«The entire Arabian peninsula is a natural candidate for dissolution due to internal and external pressures, and the matter is inevitable especially in Saudi Arabia, regardless of whether its economic might based on oil remains intact or whether it is diminished in the long run. The internal rifts and breakdowns are a clear and natural development in light of the present political structure.
«Jordan constitutes an immediate strategic target in the short run but not in the long run, for it does not constitute a real threat in the long run after its dissolution, the termination of the lengthy rule of King Hussein and the transfer of power to the Palestinians in the short run. There is no chance that Jordan will continue to exist in its present structure for a long time, and Israel’s policy, both in war and in peace, ought to be directed at the liquidation of Jordan under the present regime and the transfer of power to the Palestinian majority. Changing the regime east of the river will also cause the termination of the problem of the territories densely populated with Arabs west of the Jordan... Genuine coexistence and peace will reign over the land only when the Arabs understand that without Jewish rule between the Jordan and the sea they will have neither existence nor security. A nation of their own and security will be theirs only in Jordan».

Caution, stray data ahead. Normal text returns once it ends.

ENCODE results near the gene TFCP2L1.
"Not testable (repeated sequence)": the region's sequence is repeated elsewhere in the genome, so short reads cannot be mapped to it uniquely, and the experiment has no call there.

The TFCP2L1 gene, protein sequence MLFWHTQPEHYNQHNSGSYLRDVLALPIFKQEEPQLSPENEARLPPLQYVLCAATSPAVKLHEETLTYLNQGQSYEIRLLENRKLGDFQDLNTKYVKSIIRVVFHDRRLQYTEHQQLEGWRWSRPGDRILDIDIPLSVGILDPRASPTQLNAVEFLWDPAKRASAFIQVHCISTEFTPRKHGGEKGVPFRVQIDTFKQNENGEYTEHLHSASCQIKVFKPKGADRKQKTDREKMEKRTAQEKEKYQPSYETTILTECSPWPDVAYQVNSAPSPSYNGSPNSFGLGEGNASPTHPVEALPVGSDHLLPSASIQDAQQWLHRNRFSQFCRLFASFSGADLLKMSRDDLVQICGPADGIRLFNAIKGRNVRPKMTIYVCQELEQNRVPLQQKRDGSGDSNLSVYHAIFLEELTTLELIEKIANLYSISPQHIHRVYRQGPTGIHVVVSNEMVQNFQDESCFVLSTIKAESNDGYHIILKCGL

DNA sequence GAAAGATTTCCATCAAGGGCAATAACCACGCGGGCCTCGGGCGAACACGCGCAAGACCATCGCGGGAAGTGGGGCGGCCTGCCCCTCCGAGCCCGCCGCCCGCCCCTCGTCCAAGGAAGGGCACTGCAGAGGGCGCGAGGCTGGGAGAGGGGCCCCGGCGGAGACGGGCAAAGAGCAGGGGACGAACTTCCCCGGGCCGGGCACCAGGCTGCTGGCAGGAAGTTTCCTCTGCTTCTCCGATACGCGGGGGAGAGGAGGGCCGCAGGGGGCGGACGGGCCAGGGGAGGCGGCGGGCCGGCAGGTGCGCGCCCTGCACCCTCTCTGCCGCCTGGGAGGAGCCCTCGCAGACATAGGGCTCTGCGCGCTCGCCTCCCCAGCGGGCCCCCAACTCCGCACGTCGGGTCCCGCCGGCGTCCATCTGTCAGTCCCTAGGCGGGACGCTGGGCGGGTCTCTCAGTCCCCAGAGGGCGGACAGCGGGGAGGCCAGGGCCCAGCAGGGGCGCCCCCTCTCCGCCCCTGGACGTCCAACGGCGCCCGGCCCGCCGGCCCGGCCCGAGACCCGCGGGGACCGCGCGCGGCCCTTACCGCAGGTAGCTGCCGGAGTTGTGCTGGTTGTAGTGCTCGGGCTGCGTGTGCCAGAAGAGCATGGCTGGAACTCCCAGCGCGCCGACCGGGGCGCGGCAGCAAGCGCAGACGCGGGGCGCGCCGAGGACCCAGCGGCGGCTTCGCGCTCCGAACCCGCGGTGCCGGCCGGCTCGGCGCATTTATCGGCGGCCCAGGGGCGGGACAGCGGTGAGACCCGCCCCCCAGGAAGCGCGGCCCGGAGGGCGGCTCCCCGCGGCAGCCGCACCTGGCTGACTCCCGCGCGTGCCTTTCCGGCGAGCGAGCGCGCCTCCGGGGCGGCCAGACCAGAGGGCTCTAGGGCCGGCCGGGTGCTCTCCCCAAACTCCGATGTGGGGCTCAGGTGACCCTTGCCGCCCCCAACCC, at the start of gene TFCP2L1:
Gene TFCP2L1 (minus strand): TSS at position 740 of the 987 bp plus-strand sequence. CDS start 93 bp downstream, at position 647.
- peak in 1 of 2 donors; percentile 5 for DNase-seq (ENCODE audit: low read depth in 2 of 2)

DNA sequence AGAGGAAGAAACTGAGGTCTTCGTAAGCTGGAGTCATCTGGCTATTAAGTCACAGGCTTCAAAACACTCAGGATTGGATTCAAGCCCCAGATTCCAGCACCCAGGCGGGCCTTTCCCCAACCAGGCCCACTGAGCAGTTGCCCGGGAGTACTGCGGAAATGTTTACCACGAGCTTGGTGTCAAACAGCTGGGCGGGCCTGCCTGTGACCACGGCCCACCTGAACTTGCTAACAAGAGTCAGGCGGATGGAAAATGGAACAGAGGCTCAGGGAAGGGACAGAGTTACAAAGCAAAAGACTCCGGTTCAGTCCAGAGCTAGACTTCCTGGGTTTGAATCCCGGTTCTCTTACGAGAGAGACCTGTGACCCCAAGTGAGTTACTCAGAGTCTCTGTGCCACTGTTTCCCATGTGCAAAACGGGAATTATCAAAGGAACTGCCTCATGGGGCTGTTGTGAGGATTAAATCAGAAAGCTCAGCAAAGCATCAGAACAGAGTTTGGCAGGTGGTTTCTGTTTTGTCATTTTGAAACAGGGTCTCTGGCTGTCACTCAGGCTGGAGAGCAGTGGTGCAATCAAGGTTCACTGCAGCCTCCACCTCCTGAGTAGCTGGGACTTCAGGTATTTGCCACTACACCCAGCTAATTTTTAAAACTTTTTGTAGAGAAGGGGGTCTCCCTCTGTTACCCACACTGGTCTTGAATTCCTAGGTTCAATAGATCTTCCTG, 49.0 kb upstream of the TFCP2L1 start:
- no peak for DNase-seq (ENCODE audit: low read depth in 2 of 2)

Further on, Yinon sets forth Israel’s internal strategic objectives and the ways to achieve them, emphasising the need for serious changes in the world. «Dispersal of the population is therefore a domestic strategic aim of the highest order; otherwise, we shall cease to exist within any borders. Judea, Samaria and the Galilee are our sole guarantee for national existence... Realising our aims on the Eastern front depends first on the realisation of this internal strategic objective. The transformation of the political and economic structure, so as to enable the realisation of these strategic aims, is the key to achieving the entire change. We need to change from a centralised economy in which the government is extensively involved, to an open and free market as well as to switch from depending upon the US taxpayer to developing, with our own hands, of a genuine productive economic infrastructure. If we are not able to make this change freely and voluntarily, we shall be forced into it by world developments, especially in the areas of economics, energy, and politics, and by our own growing isolation».
«Rapid changes in the world will also bring about a change in the condition of world Jewry to which Israel will become not only a last resort but the only existential option».
Evaluating the plan, it is possible to draw the following conclusions. Firstly, since it outlines Israel’s strategic objectives, it is designed for the long term and is particularly relevant today. Secondly, the possibility of realising the external strategy described involves serious changes both to the position of Israel itself and on a global scale. Which is exactly what started to happen in the mid-1980s.